On board will be 50 passengers/crew including Sam Chui who will be covering various stages of this prestigious event. Six Qantas Frequent Flyers will be taking place in passenger research covering fatigue, bodily functions and comfort.
Additionally, the pilots will be wearing devices monitoring brain performance, sleep cycles, wellness and other critical functions.
Passengers and crew are monitored seven days prior to the flight and will be continually monitored for another 14 days after landing.
The data collected by the University of Sydney’s Charles Perkins Center, as well as the Cooperative Research Center (CRC), will be used to determine Alertness, Safety and Productivity.
CRC have advised the following strategies to combat jetlag. Set the body clock to Sydney immediately after takeoff and sleep first.
All of the findings from the research flights will be used by Qantas to inform future service and product design, aimed at increasing wellbeing and comfort during long-haul travel.
Qantas will also be presenting the data to authorities such as the Civil Aviation Safety Authority of Australia (CASA) to gain approval for commercial operations between the east coast of Australia and London and New York.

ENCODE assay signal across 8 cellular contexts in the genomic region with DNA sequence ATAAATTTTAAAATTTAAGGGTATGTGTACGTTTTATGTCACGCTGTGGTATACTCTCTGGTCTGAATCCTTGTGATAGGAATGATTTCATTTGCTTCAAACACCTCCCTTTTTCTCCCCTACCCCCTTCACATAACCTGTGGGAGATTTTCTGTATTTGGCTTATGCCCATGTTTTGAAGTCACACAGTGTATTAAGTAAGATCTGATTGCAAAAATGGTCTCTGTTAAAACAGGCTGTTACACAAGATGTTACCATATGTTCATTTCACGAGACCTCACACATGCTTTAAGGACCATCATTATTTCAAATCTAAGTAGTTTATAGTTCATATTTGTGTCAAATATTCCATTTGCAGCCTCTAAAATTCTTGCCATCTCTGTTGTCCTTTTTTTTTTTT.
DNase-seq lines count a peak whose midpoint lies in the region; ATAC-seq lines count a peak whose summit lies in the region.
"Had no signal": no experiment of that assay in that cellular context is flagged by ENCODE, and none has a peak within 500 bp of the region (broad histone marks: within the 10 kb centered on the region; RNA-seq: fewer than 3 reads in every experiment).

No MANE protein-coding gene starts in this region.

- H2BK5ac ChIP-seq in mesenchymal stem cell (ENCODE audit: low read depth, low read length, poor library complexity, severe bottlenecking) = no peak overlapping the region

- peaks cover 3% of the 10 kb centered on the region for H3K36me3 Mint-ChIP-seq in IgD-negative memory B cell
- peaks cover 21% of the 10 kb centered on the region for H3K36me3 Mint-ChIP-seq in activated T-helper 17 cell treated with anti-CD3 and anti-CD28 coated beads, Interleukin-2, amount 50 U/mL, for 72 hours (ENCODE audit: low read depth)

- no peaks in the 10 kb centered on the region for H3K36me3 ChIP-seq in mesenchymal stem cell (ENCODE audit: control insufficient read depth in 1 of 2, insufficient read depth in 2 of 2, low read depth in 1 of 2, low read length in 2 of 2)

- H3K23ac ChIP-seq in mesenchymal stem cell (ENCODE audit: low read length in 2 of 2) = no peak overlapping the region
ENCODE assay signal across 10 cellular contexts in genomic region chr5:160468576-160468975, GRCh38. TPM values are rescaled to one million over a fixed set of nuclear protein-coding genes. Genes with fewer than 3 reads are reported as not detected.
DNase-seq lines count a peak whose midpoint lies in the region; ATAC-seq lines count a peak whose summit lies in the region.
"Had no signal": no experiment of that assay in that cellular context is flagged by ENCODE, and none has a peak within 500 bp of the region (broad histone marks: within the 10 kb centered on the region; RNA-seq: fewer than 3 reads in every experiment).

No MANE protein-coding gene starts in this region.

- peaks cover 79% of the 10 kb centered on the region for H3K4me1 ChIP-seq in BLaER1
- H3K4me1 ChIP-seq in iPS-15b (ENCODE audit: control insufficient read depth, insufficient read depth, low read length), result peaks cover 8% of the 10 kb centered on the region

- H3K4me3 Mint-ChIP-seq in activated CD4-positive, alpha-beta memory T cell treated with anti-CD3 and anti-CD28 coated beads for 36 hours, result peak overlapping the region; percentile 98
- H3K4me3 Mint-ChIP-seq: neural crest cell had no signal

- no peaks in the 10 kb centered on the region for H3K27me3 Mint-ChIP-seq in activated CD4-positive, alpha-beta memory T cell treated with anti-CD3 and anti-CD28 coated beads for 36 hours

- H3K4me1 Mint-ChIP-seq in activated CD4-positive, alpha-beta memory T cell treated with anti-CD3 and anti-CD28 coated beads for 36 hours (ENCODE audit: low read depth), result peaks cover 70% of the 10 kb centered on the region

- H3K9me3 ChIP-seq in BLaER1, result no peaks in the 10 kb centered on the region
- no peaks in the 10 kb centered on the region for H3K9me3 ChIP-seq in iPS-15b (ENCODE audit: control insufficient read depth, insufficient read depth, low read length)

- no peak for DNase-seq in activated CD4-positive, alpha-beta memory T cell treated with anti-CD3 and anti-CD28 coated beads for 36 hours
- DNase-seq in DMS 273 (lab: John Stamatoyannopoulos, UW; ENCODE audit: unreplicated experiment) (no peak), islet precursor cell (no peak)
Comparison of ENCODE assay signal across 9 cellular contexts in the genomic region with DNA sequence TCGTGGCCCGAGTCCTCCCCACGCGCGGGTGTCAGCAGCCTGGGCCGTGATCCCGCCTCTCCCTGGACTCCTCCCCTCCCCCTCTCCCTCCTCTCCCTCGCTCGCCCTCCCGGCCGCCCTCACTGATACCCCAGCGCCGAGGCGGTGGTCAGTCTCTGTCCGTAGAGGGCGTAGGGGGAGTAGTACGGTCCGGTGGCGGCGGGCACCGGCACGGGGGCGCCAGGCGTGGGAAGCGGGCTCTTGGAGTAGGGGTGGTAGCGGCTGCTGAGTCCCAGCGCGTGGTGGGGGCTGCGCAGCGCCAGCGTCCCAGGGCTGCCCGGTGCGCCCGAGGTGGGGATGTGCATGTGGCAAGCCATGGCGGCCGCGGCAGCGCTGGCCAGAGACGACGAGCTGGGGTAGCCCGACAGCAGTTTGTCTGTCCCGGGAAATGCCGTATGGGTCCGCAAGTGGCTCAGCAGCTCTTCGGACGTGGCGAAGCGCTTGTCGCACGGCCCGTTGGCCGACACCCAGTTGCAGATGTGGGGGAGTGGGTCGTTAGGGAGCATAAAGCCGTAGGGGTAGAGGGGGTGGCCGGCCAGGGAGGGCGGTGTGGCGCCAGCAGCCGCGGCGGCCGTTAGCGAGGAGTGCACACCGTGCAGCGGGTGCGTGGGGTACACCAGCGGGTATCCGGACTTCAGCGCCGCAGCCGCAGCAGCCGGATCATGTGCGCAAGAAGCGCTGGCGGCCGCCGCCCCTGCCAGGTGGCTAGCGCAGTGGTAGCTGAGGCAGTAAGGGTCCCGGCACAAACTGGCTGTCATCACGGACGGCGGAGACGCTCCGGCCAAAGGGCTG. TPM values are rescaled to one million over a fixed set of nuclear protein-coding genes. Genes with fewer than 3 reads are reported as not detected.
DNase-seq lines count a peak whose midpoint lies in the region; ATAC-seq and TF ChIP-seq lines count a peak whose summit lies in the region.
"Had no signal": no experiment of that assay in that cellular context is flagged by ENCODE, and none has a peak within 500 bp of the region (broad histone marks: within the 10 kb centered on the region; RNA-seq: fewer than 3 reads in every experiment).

Boarding will commence at 06:00 London time and after takeoff passengers will be offered a range of high GI supper options, such as chicken broth with macaroni or a steak sandwich. Paired with the substantial meal is a glass of wine and a milk-based pana cotta desert.
Cabin crew will encourage passengers to sleep at 10:00 which will allow for a refreshed arrival into Sydney the following day. Cabin lighting and temperature will be used to facilitate this, as well as exercise routines during an awake stage of the flight.
“We know that travellers want room to move on these direct services, and the exercises we encouraged on the first research flight seemed to work really well. So, we’re definitely looking to incorporate on-board stretching zones and even some simple modifications like overhead handles to encourage low impact exercises.”Alan Joyce, CEO of Qantas
Qantas 100th Celebration
This flight will operate almost 100 years to the day that Qantas first ever flew from the United Kingdom to Australia, taking off from Hounslow Heath (near today’s Heathrow Airport) on the 12th of November 1919. The flight landed 28 days later in Darwin.
Qantas describes the efforts and the goals of Project Sunrise as “the final frontier of aviation” and if the business case works out, and approval can be earned, flights could be operating as early as 2023.
Despite doubts regarding passenger demand, Qantas’ non-stop Perth to London service has seen passenger load figures hitting 95 percent.
Airbus and Boeing have both pitched their A350-1000 and 777X aircraft to Qantas, in an aggressive race to win the Project Sunrise order that will see records broken in multiple areas.
A decision on the aircraft is expected to be made before the end of 2019, with deliveries planned for 2022.
For more on Qantas’ last Project Sunrise test flight, see this article: